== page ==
Subject: Re: [xacml] The new advice "obligation"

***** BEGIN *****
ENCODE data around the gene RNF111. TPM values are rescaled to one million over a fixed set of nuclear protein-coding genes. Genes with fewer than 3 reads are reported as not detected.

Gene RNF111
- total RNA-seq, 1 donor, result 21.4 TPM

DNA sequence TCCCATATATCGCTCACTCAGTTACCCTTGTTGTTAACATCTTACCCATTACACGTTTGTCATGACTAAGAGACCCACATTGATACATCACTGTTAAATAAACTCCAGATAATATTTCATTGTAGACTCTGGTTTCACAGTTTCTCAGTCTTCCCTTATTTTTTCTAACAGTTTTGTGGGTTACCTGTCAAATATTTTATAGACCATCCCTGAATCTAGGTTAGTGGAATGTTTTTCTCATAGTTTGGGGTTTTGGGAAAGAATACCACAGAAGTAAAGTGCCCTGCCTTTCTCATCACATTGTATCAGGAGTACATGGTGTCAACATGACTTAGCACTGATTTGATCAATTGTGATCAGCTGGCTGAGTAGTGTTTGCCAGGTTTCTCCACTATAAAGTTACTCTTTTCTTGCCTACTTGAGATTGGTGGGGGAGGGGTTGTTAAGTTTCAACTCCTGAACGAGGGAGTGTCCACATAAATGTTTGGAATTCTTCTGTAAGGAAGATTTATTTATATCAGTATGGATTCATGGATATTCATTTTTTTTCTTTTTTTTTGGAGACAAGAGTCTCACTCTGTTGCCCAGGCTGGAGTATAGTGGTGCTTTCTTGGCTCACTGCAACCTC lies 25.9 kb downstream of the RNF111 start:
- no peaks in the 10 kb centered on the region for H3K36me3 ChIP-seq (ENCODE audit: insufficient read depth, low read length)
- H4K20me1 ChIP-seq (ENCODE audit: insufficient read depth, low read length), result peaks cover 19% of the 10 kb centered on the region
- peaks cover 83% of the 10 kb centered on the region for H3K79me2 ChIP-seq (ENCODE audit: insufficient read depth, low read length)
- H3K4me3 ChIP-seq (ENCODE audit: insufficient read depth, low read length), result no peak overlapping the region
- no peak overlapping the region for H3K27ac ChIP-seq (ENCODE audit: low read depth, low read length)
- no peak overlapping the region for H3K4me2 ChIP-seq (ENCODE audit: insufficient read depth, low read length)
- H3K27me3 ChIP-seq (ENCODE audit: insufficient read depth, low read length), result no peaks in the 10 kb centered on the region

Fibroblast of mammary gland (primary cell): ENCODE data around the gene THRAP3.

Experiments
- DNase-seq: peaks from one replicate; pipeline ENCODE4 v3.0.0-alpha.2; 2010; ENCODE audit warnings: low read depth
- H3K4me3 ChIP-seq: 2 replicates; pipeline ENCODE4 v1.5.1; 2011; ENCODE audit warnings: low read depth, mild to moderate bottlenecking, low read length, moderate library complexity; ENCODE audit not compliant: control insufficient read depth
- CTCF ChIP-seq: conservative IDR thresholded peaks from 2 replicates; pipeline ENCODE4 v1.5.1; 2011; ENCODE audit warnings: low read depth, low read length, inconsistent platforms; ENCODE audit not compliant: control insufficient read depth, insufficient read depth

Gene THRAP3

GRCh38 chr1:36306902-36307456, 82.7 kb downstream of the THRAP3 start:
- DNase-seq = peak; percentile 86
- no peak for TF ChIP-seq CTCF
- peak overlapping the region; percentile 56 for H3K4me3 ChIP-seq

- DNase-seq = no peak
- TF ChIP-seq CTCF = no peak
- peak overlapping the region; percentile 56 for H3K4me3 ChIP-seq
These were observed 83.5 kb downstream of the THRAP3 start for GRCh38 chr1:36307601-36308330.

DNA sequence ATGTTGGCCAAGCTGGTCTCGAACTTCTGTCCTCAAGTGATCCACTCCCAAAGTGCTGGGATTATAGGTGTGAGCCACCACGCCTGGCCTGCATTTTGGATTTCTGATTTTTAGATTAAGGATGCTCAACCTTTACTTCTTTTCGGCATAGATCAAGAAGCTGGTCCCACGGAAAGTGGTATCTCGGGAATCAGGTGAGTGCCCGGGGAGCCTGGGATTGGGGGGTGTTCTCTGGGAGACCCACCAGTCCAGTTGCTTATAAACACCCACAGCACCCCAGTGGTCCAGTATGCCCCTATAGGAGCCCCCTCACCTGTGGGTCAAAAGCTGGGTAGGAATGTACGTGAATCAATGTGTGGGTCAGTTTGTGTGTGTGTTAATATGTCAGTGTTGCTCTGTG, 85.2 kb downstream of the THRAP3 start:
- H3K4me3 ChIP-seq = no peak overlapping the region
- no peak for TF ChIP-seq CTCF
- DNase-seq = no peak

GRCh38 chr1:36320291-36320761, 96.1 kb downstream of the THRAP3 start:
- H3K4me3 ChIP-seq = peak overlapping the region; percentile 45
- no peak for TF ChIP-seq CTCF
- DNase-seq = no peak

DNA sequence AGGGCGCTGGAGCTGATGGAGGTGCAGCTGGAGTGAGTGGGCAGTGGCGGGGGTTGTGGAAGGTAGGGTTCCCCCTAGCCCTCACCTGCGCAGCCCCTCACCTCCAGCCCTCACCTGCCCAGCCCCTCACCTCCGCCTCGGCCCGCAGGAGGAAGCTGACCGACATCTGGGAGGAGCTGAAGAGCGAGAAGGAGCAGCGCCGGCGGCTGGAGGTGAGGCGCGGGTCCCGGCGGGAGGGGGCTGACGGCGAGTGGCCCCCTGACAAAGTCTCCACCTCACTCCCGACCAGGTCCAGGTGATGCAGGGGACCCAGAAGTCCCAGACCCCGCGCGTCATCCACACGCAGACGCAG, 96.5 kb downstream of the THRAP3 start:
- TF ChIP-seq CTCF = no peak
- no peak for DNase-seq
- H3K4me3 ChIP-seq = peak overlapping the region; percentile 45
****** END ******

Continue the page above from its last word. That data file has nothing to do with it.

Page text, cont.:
Erik Rissanen wrote: > Anil Saldhana wrote: > >> Erik Rissanen wrote: >> >>> All, >>> >>> During the call yesterday we decided to introduce a new "type of >>> obligation", perhaps called <Advice>. >>> >>> I have two things to say. >>> >>> 1. Here is a syntax which we could consider: >>> >>> <Advice AdviceId="urn:...." AppliesTo="Permit"> >>> <AttributeAssignment>.....</> >>> </Advice> >>> >>> Any other ideas for naming it? >>> >>> >> Erik, provide some context to the naming, please. :) >> > > Like this: > > <Policy> > .... > <Advice AdviceId="urn:...." AppliesTo="Permit"> > <AttributeAssignment>.....</> > </Advice> > </Policy> > > I was asking why there is a need for this new element "Advice". If I do not know the requirement (what I called context), I cannot participate in this discussion. :( I kind of joined the TC phone discussion late and got my mind turned off. > >>> 2. Should it be possible to have this apply to NotApplicable as well, >>> not just Permit/Deny? >>> >>> I am asking since a customer of mine wanted to use obligations on >>> NotApplicable to return a reason for why access was not allowed. >>> >>> I haven't thought it through properly yet, but it seems like a good >>> idea. Typically I would expect policies to list stuff that is >>> allowed, with perhaps some exceptions which deny. In general it's a >>> good principle for security design to "enumerate goodness", rather >>> than to try to list everything which is bad/dangerous. If one does >>> so, if a policy does not match, it would be NotApplicable, not Deny, >>> so it would not be possible to return advice about what did not >>> match. If we don't allow advice on NotApplicable, then policy writers >>> need to refactor their policies to return Deny instead of >>> NotApplicable when they do not match. >>> >>> Refactoring like that gives a fundamentally different "architecture" >>> for the policies. Now we will have policies which say "Deny" on >>> things they do not apply to, and policies which apply say "Permit". >>> This forces the user to use a permit-overrides algorithm, which >>> further limits how policies can be structured. Essentially the policy >>> writer is forced to work with Permit/Deny only, and NotApplicable is >>> not something he can use in his policies. >>> >> Essentially, you are sending a debug info back via the obligation? >> You missed these attributes in your request for your receipt of NA. >> > > Well, I wouldn't call it debug info. It would be insufficient for any > real debugging. It's more about giving particular advice to the end user > in a specific, limited context. > > See the XACML interop policies for one example where itis done with a > FulfillOn="Deny" obligation in refactored policies. > > Regards, > Erik >